At least four Uighur reporters working for Radio Free Asia (RFA), a U.S.-funded outlet, revealed this week that dozens of relatives living in western Xinjiang, China, have faced government persecution because of their reporting.
The journalists in question cover Xinjiang and the turbulent relationship between that region’s Uighur Muslim minority and the repressive Communist Party in Beijing. Under Xi Jinping, the regime has banned parents from using certain Muslim names; confiscated Qurans; forced shops to sell haram items like alcohol and cigarettes; and made it illegal for Muslims to use their cars without government GPS tracking in Xinjiang. Members of the Uighur diaspora have previously lamented that the Chinese Communist Party has a “100 percent infiltration” of spies within their communities to ensure no Uighurs abroad advocate against the regime successfully.
The Uighurs are a Turkic Muslim people; the Turkish government recognizes them as part of the international Turkic community. Thus, China’s crackdown on the practice of Islam in their community has, on occasion, elicited the ire of Turkish Islamist President Recep Tayyip Erdogan. Many Uighurs refer to Xinjiang by the name East Turkestan.
Al-Qaeda and the Islamic State have reportedly capitalized on the religious crackdown to recruit potential jihadists in the region.
Many of the first English-language reports on these measures appeared in Radio Free Asia.
Gulchehra Hoja, one of the outlet’s veteran journalists, published a Facebook post this week accusing the Xi regime of detaining twenty relatives, including her parents, brother, and “at least eight cousins” in an attempt to pressure her to abandon her work, according to Amnesty International. The Washington Post names Shohret Hoshur, Mamatjan Juma, and Kurban Niyaz as three other RFA journalists whose families have suffered similar consequences, noting that three of the four (excepting Niyaz) are American citizens. The Post explains:
All three of Hoshur’s brothers were jailed in Xinjiang in 2014, but two were released in December 2015 after the U.S. government protested. The third, Tudaxun, was sentenced to a five-year jail term in 2015 on charges of endangering state security and remains in prison.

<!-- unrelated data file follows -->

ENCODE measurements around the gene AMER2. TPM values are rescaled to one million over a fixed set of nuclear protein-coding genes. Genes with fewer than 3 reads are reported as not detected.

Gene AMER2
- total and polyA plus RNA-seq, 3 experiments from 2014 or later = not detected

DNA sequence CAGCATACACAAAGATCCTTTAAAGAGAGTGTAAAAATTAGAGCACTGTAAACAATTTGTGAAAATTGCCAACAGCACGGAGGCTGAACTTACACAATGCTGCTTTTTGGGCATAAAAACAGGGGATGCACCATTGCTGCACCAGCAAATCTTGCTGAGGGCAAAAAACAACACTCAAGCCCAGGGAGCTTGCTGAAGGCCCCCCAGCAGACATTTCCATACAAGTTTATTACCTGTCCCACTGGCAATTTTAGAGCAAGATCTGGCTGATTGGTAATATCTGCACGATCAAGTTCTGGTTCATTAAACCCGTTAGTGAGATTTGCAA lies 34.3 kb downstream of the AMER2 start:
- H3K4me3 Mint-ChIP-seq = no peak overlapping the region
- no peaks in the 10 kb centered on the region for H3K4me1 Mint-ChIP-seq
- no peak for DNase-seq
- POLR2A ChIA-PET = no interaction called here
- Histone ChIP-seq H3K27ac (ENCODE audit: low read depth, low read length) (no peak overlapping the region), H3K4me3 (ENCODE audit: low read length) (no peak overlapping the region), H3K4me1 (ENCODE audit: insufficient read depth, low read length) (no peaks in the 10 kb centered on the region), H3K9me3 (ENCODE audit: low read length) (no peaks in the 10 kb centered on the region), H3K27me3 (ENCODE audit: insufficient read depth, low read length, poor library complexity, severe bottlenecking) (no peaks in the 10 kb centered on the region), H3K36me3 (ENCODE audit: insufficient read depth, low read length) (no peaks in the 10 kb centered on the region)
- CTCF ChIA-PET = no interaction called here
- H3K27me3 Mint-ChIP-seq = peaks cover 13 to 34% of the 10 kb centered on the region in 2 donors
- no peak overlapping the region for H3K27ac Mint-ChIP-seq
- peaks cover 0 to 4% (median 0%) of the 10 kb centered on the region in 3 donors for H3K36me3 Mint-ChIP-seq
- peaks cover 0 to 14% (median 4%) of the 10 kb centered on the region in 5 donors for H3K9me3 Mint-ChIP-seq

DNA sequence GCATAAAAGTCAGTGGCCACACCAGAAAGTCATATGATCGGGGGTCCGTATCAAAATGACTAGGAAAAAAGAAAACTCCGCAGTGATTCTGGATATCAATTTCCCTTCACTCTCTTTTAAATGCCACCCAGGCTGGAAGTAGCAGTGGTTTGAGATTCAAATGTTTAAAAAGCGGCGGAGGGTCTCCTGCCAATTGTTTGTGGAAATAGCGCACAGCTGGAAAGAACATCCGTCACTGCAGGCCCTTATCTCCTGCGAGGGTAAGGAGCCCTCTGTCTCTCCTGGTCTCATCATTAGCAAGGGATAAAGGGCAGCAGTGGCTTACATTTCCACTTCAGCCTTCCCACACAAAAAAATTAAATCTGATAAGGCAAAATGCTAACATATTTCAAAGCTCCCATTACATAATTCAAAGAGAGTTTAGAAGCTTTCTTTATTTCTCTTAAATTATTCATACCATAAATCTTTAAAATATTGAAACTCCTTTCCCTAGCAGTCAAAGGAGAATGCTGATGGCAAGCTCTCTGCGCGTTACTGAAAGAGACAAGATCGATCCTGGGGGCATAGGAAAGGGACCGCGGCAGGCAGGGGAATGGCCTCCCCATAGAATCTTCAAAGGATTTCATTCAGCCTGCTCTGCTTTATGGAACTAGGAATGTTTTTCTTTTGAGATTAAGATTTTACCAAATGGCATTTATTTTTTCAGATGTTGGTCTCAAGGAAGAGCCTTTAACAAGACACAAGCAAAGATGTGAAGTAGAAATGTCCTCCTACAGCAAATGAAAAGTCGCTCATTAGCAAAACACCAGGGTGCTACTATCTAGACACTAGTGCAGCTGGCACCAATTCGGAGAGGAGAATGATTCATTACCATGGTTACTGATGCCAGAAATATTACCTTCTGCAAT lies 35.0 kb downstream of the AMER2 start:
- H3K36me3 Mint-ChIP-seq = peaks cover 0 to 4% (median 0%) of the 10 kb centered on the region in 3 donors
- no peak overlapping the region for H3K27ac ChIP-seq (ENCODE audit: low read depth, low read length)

Hoshur said the other two brothers were detained again in September and taken to the Loving Kindness School, a political re-education center in the city of Horgos. Hoshur said a source told him that around 3,000 people have been detained there.
“My father is paralyzed on one side and needs a constant care. My mother has recently had a surgery on her feet and is very weak,” [Hoja] said in the statement. “I need to know where they are and that they are OK. I need to be able to speak to them. They have not committed any crime.”
RFA public affairs director Rohit Mahajan told the post the outlet is “very concerned about the well-being and safety of our journalists’ family members, especially those in need of medical treatment … [and] about the use of detentions as a tactic by Chinese authorities to silence and intimidate independent media, as well as to inhibit RFA’s mission of bringing free press to closed societies.”
Radio Free Asia has not stopped publishing stories of Chinese harassment of Uighurs. On Tuesday, the publication reported on an incident in an unnamed American university highlighting the growing imposition of Chinese government restrictions on U.S. colleges. A Uighur student told the publication that, upon identifying himself as being from “East Turkestan,” a group of Han Chinese students in the class threatened to alert the Chinese embassy and have him arrested for being a “separatist.” The Uighur student lives in Virginia.
The incident reportedly came to its conclusion when the instructor in the class noted that the Uighur student had the right to involve the FBI in the case, suggesting that the Han students may be foreign agents illegally acting on behalf of Beijing.
Back in Xinjiang, Human Rights Watch revealed this week that Beijing authorities launched a “predictive policing program” that compiles all known data about a person and highlights those most likely to present a problem for the Chinese government. These individuals are then arrested, despite them having taken no illegal action.
Witnesses tell Human Rights Watch that the arrested are locked in “political education centers” to be brainwashed with communist propaganda. The program reportedly targets “anyone suspected of political disloyalty, which in Xinjiang could mean any Uyghur, particularly those who express, even peacefully, their religious or cultural identity.”
Citing HRW, the Post claims the regime has detained tens of thousands of Uighurs in these education centers.